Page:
Flashcards in Cardiac risk assessment before the use of stimulant medications in children and youth Deck (15):
How many school aged children have ADHD?
What are some challenges facing children with ADHD?
1. School difficulties
2. Lower self-esteem
3. Family stress
4. Psychiatric comorbidities
5. Poor social skills or social isolation
6. Poor sibling relationships
7. Poor peer relatonships
What are some risks for adolescents with ADHD?
1. School failure
2. Poor social relationships
5. Poor vocational outcomes
6. Increased experimentation with tobacco, alcohol, drugs, and sex
7. Double the risk for psychoactive substance abuse
8. Speed citation and traffic violations
What are the risk of ADHD in structural congenital heart disease?
Increased risk of ADHD (30% of survivors of CHD) and can benefit from ADHD therapies.
What are some rhythm disorders in children?
1. long and short QT syndrome
2. Arrhythmogenic RV cardiomyopathy
3. Brugada syndrome
4. WPW syndrome
5. Catecholaminergic polymorphic ventricular tachycardia
What are some cardiomyopathies in children?
What is the rate of sudden death in children and youth?
1.3-8.5 per 100 000 patient years
1.2-1.3 per 100 000 patient years
What is the rate of sudden death in children with heart disease?
90 per 100 000 patient years
Most common in TOF and d-TGA particularly after the Mustard or Senning procedures
What is the risk of death from all causes in children with ADHD?
58.4 per 100 000 patient years
What is the risk of sudden death in children with ADHD on methylphenidate, atomoxetine or amphetamines?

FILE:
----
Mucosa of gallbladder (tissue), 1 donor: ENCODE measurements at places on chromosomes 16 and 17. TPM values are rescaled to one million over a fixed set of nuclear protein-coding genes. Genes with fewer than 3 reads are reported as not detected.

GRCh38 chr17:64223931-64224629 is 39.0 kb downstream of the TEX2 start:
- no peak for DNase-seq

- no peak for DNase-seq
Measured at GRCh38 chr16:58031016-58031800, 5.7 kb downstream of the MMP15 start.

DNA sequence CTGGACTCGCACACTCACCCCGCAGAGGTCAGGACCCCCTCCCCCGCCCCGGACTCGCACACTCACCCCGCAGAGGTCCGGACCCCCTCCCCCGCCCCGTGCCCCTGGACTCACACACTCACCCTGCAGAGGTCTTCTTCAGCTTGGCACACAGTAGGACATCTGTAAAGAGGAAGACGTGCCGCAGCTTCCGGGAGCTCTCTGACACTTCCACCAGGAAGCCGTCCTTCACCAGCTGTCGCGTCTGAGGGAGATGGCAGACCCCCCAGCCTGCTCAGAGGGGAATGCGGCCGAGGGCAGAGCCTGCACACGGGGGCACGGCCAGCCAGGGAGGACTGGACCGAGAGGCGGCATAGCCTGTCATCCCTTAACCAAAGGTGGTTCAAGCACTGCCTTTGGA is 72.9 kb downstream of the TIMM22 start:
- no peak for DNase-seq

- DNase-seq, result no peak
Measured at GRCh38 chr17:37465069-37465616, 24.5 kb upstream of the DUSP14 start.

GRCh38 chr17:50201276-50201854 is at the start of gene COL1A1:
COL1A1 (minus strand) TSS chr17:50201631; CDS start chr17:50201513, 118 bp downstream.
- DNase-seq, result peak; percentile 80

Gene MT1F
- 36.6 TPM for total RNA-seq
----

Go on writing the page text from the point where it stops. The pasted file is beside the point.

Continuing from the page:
0.2-0.5 per 100 000 patient years
Same as the general population
What are screening questions for potential cardiac risk factors?
1. SOBOE in the absence of alternative explanation
2. Poor exercise tolerance in the absence of alternative explanation
3. Fainting or seizures with exercise, startle, or fright
4. Palpitations brought on by exercise
5. Family history of sudden or unexplained death incld. SIDS, unexplained drowning or unexplained MVC (in 1st or 2nd degree relatives)
6. Personal or family history (in 1st or 2nd degree relatives) of non-ischemic heart disease
7. Long QT syndrome or other familial arrhythmias
9. Heart transplant
10. Pulmonary hypertension
11. Unexplained motor vehicle collisions or drowning
12. Implantable defibrillator
14. Organic murmur present
15. Sternotomy incision
16. Other abnormal cardiac findings
Are routine ECG recommended as screening before initiating treatment for ADHD?
No. It is not supported by evidence and is not recommended.
Should a cardiologist be consulted in an ADHD patient without known heart disease?
Should a cardiologist be consulted in an ADHD patient with known heart disease?
Ultimate treatment decision should be made in consensus with their cardiologist but should primarily be made by the physician with expertise in ADHD as there is little evidence medications increase the risk of sudden death.